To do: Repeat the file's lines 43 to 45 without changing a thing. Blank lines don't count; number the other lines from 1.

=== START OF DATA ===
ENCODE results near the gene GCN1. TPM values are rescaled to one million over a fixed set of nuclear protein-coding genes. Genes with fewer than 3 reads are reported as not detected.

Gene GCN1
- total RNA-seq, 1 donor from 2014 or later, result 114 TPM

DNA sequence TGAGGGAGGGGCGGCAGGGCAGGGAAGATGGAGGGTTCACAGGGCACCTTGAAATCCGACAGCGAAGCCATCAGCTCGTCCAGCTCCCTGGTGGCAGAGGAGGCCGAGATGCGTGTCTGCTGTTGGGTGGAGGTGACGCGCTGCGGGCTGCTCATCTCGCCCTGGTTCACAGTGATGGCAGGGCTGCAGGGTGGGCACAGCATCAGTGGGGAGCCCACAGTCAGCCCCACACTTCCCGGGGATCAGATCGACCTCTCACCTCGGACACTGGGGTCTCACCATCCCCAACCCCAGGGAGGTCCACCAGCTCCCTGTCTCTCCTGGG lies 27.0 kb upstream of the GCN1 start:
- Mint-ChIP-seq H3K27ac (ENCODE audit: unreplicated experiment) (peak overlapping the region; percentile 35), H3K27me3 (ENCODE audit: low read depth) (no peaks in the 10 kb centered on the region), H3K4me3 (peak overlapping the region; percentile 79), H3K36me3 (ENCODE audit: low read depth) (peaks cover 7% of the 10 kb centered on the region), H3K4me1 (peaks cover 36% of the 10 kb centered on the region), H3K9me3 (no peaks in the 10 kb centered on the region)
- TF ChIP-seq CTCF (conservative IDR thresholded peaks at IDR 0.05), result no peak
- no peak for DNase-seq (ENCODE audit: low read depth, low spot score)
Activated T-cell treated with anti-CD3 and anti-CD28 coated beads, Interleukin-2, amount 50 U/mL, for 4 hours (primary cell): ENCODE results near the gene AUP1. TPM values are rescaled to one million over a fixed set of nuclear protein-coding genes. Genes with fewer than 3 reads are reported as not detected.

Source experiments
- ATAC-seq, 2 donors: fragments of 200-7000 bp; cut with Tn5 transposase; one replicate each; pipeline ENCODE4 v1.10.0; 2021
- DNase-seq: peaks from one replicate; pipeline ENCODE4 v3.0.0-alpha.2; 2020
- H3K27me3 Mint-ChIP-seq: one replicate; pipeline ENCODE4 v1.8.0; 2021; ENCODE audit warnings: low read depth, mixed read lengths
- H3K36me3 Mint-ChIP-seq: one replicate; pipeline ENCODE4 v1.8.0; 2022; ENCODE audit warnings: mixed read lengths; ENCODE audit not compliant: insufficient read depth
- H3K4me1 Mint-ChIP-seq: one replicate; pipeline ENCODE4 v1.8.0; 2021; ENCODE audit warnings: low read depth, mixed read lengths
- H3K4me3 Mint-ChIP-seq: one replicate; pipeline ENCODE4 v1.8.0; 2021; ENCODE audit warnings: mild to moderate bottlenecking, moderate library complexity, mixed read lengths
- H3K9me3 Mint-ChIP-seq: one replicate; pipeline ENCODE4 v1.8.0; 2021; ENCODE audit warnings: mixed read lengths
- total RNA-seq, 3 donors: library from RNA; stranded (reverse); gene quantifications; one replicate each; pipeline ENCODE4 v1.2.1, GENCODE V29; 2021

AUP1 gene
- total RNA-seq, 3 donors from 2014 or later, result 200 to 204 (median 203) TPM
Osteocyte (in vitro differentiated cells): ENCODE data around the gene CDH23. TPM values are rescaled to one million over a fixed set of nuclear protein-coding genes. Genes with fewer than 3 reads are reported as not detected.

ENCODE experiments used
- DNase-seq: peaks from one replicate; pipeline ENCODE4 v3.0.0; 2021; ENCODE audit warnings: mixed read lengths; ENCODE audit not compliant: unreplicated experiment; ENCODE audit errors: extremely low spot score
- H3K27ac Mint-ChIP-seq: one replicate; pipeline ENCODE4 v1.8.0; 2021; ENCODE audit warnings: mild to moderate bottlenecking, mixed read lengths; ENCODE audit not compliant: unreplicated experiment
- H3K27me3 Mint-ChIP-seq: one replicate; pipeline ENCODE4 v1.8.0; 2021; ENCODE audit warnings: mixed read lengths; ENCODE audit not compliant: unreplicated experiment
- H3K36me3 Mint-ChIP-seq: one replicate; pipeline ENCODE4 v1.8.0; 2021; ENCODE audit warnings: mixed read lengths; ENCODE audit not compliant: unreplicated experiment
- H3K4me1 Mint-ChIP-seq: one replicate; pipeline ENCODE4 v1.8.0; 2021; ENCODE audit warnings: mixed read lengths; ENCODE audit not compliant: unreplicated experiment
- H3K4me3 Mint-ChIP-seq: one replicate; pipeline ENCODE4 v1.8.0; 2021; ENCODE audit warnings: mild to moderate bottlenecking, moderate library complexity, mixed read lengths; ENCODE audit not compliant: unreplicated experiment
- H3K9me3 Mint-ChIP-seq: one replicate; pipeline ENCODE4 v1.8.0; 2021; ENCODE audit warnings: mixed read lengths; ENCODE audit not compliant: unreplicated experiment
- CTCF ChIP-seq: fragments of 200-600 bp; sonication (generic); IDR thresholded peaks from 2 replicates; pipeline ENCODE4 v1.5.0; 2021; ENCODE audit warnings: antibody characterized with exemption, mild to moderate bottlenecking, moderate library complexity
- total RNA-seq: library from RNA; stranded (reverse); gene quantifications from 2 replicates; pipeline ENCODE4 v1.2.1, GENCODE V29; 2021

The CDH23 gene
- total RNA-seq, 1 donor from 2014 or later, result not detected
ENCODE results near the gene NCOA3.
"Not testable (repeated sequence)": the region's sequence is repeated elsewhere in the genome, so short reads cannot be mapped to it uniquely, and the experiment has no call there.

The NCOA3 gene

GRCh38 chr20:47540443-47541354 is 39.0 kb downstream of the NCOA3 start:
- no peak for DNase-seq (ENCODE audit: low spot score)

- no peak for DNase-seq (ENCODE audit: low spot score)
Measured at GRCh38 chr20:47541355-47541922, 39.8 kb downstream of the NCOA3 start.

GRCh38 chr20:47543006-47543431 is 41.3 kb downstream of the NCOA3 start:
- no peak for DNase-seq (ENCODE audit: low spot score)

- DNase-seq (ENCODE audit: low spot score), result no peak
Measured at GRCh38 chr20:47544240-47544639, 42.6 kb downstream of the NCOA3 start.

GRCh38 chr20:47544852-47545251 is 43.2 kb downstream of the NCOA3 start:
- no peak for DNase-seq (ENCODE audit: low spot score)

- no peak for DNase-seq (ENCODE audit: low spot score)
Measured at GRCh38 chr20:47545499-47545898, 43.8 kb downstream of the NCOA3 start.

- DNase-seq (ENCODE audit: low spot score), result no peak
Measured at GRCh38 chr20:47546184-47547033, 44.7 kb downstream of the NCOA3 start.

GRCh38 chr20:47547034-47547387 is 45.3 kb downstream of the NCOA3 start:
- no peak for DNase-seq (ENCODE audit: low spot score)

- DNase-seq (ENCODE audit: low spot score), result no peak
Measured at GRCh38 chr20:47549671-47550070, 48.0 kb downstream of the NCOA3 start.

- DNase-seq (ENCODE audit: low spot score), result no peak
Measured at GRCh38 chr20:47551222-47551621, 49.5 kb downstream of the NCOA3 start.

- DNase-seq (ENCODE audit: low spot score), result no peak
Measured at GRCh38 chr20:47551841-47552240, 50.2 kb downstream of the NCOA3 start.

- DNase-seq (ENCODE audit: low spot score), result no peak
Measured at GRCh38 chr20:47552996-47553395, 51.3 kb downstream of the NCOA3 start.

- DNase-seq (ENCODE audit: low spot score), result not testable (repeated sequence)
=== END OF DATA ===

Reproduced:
Measured at GRCh38 chr20:47544240-47544639, 42.6 kb downstream of the NCOA3 start.

GRCh38 chr20:47544852-47545251 is 43.2 kb downstream of the NCOA3 start:
- no peak for DNase-seq (ENCODE audit: low spot score)